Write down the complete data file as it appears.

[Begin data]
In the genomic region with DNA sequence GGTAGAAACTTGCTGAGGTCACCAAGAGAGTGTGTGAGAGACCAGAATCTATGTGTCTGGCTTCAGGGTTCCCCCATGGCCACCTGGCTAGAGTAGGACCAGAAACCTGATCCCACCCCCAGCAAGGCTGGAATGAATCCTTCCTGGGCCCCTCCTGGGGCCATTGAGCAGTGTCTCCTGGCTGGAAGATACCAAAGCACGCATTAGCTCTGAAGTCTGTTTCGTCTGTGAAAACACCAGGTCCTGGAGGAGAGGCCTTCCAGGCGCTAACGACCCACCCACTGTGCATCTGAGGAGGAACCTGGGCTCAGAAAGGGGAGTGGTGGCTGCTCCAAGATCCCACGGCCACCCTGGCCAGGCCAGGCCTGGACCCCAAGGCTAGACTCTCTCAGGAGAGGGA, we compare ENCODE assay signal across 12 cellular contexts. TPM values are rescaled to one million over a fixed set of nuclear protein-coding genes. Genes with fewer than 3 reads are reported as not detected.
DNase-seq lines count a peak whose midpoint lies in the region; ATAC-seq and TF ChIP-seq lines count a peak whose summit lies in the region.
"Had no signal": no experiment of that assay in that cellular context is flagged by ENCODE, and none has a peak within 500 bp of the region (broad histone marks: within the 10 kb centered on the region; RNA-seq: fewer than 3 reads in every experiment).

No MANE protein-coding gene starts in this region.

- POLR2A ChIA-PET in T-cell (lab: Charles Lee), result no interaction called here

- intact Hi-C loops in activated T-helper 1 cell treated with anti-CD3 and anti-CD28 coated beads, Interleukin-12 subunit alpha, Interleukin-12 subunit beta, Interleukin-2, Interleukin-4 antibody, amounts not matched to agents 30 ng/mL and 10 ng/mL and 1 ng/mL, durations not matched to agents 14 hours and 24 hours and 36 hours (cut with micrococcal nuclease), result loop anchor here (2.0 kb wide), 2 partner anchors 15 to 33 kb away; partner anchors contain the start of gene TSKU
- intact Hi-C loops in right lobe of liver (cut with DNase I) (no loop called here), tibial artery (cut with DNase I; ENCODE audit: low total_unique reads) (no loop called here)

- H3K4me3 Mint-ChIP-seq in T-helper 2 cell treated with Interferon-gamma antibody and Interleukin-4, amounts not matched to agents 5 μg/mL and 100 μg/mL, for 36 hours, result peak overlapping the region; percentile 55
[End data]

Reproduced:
In the genomic region with DNA sequence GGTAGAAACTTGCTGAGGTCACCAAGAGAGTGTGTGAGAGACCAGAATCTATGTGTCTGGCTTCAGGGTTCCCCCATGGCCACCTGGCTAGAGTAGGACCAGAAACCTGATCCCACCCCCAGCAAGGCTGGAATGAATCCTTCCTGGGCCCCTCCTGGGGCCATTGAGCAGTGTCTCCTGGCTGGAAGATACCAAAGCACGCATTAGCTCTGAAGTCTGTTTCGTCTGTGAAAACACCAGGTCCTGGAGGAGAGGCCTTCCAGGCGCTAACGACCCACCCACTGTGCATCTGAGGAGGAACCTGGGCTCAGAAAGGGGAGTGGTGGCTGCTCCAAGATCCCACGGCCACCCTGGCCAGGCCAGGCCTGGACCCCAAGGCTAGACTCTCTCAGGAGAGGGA, we compare ENCODE assay signal across 12 cellular contexts. TPM values are rescaled to one million over a fixed set of nuclear protein-coding genes. Genes with fewer than 3 reads are reported as not detected.
DNase-seq lines count a peak whose midpoint lies in the region; ATAC-seq and TF ChIP-seq lines count a peak whose summit lies in the region.
"Had no signal": no experiment of that assay in that cellular context is flagged by ENCODE, and none has a peak within 500 bp of the region (broad histone marks: within the 10 kb centered on the region; RNA-seq: fewer than 3 reads in every experiment).

No MANE protein-coding gene starts in this region.

- POLR2A ChIA-PET in T-cell (lab: Charles Lee), result no interaction called here

- intact Hi-C loops in activated T-helper 1 cell treated with anti-CD3 and anti-CD28 coated beads, Interleukin-12 subunit alpha, Interleukin-12 subunit beta, Interleukin-2, Interleukin-4 antibody, amounts not matched to agents 30 ng/mL and 10 ng/mL and 1 ng/mL, durations not matched to agents 14 hours and 24 hours and 36 hours (cut with micrococcal nuclease), result loop anchor here (2.0 kb wide), 2 partner anchors 15 to 33 kb away; partner anchors contain the start of gene TSKU
- intact Hi-C loops in right lobe of liver (cut with DNase I) (no loop called here), tibial artery (cut with DNase I; ENCODE audit: low total_unique reads) (no loop called here)

- H3K4me3 Mint-ChIP-seq in T-helper 2 cell treated with Interferon-gamma antibody and Interleukin-4, amounts not matched to agents 5 μg/mL and 100 μg/mL, for 36 hours, result peak overlapping the region; percentile 55